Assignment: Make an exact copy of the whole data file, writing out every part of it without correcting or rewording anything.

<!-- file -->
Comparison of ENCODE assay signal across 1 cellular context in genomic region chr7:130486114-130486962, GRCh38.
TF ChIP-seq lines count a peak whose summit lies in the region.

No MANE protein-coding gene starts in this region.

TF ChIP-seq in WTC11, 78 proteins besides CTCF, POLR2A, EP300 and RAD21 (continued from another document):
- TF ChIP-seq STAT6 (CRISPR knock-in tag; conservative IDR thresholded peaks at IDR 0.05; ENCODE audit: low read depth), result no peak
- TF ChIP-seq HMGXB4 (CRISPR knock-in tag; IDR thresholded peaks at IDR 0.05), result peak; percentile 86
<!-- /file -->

Comparison of ENCODE assay signal across 1 cellular context in genomic region chr7:130486114-130486962, GRCh38.
TF ChIP-seq lines count a peak whose summit lies in the region.

No MANE protein-coding gene starts in this region.

TF ChIP-seq in WTC11, 78 proteins besides CTCF, POLR2A, EP300 and RAD21 (continued from another document):
- TF ChIP-seq STAT6 (CRISPR knock-in tag; conservative IDR thresholded peaks at IDR 0.05; ENCODE audit: low read depth), result no peak
- TF ChIP-seq HMGXB4 (CRISPR knock-in tag; IDR thresholded peaks at IDR 0.05), result peak; percentile 86